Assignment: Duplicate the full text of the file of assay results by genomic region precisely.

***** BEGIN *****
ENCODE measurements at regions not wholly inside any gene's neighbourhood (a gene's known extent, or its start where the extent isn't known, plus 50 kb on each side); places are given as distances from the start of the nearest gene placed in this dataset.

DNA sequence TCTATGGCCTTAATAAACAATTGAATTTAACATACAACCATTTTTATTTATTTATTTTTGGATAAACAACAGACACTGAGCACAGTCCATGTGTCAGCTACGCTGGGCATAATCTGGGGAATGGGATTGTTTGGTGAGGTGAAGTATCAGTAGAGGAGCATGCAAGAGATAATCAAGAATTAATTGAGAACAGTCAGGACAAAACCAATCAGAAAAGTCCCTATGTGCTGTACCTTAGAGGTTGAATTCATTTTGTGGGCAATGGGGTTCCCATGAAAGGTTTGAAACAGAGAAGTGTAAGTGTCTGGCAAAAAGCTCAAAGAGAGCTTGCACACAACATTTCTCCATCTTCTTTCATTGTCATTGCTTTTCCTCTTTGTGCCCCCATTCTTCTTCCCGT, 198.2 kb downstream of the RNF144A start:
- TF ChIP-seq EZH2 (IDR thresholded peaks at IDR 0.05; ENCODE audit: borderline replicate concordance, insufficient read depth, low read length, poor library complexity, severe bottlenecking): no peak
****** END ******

ENCODE measurements at regions not wholly inside any gene's neighbourhood (a gene's known extent, or its start where the extent isn't known, plus 50 kb on each side); places are given as distances from the start of the nearest gene placed in this dataset.

DNA sequence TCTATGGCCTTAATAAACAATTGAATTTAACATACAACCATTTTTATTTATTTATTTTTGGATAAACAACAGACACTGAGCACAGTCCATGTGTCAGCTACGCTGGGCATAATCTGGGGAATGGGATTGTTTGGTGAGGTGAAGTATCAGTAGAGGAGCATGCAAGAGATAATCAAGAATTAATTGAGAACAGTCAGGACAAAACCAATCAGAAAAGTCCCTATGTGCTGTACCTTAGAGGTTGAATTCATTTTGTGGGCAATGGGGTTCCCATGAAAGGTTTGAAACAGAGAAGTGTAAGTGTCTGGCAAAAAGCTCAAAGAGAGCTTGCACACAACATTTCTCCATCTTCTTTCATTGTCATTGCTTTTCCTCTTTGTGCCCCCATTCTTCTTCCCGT, 198.2 kb downstream of the RNF144A start:
- TF ChIP-seq EZH2 (IDR thresholded peaks at IDR 0.05; ENCODE audit: borderline replicate concordance, insufficient read depth, low read length, poor library complexity, severe bottlenecking): no peak